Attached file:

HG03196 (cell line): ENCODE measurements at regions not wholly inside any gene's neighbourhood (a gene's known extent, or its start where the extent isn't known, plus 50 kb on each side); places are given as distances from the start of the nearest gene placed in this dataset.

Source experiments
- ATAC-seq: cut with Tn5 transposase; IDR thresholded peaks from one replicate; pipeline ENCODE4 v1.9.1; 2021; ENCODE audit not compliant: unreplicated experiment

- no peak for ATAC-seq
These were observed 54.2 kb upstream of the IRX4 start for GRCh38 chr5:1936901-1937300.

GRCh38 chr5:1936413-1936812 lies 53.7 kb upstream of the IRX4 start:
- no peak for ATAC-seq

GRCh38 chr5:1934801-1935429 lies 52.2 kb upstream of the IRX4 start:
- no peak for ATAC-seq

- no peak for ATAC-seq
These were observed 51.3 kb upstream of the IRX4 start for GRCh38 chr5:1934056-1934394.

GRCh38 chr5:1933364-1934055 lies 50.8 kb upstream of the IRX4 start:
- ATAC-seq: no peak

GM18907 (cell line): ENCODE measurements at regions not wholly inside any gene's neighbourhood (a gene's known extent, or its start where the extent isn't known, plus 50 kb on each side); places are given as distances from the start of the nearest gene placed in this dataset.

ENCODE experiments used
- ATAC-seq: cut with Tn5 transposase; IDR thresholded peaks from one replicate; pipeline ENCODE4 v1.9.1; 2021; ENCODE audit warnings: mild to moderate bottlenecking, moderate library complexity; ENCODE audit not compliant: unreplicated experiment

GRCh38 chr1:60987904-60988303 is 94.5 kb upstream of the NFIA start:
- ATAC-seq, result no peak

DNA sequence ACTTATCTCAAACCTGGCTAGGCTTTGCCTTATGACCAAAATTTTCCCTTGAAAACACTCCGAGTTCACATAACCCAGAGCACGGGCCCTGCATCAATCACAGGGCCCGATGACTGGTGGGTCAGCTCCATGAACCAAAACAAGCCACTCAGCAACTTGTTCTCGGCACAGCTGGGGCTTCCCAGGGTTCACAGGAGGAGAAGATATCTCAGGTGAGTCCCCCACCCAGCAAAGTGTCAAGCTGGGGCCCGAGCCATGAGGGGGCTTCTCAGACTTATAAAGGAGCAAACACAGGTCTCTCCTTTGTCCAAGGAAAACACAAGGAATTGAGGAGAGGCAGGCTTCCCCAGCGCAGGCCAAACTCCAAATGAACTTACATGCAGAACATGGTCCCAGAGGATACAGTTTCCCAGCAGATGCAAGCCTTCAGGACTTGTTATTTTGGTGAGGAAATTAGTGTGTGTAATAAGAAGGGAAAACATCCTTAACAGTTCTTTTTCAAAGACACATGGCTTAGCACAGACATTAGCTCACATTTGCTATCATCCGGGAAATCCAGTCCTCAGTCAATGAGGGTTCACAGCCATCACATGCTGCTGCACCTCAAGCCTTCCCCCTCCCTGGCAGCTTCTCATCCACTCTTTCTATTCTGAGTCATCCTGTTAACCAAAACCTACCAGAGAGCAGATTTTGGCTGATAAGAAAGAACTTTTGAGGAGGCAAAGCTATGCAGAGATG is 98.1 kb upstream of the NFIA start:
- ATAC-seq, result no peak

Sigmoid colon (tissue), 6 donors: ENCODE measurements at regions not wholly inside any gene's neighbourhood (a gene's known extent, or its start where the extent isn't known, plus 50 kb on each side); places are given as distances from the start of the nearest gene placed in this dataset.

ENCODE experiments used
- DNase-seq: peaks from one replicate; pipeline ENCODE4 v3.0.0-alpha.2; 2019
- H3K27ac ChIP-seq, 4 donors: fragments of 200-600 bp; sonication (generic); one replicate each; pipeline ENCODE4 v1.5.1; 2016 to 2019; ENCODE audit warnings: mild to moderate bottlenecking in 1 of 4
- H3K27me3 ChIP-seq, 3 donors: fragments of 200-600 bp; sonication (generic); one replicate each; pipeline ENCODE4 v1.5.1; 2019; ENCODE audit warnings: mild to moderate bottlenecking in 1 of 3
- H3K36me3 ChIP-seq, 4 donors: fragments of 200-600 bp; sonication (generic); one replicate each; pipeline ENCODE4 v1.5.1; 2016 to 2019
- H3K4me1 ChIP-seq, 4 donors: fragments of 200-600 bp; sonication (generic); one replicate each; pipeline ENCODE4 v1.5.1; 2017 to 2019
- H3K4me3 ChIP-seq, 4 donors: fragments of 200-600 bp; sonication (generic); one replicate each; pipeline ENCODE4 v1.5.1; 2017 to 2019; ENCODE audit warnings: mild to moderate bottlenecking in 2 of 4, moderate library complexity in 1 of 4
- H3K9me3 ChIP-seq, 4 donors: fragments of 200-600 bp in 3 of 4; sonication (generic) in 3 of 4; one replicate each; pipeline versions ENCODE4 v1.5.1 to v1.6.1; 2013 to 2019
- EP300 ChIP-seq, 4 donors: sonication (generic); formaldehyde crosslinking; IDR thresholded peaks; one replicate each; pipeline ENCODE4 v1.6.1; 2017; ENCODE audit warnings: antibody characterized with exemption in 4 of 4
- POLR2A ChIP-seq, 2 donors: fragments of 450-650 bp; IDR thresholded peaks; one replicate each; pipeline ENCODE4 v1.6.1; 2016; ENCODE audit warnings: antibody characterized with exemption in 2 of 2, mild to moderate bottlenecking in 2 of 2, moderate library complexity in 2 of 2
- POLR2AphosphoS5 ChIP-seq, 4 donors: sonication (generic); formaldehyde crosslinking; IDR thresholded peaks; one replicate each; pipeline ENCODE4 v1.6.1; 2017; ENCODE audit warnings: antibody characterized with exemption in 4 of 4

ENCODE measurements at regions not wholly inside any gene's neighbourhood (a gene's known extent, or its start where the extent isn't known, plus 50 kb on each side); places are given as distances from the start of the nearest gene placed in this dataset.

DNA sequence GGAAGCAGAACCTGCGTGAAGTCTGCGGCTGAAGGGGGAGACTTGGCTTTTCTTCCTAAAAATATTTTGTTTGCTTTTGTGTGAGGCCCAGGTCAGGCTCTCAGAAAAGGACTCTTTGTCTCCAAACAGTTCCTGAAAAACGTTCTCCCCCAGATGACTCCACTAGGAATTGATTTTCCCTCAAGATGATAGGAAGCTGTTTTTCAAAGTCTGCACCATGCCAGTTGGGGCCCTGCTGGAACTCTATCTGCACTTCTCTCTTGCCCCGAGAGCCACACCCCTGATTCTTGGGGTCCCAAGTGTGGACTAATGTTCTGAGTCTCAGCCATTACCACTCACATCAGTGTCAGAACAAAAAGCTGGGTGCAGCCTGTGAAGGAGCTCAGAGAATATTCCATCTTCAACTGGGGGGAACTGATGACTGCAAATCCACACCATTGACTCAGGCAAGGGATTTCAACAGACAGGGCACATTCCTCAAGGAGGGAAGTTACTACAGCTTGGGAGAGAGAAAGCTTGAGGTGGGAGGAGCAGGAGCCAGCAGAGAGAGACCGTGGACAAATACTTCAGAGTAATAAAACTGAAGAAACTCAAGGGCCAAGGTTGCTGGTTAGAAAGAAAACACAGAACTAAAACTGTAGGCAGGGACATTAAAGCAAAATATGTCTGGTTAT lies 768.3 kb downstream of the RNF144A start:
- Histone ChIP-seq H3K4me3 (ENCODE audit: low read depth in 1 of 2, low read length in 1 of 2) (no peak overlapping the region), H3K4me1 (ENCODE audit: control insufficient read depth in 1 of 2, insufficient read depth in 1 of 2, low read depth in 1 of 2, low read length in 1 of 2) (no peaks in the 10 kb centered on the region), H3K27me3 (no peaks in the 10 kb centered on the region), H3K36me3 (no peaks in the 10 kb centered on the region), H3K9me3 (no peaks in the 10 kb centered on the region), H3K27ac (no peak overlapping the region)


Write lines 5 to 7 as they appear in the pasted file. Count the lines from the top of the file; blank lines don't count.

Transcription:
These were observed 54.2 kb upstream of the IRX4 start for GRCh38 chr5:1936901-1937300.

GRCh38 chr5:1936413-1936812 lies 53.7 kb upstream of the IRX4 start:
- no peak for ATAC-seq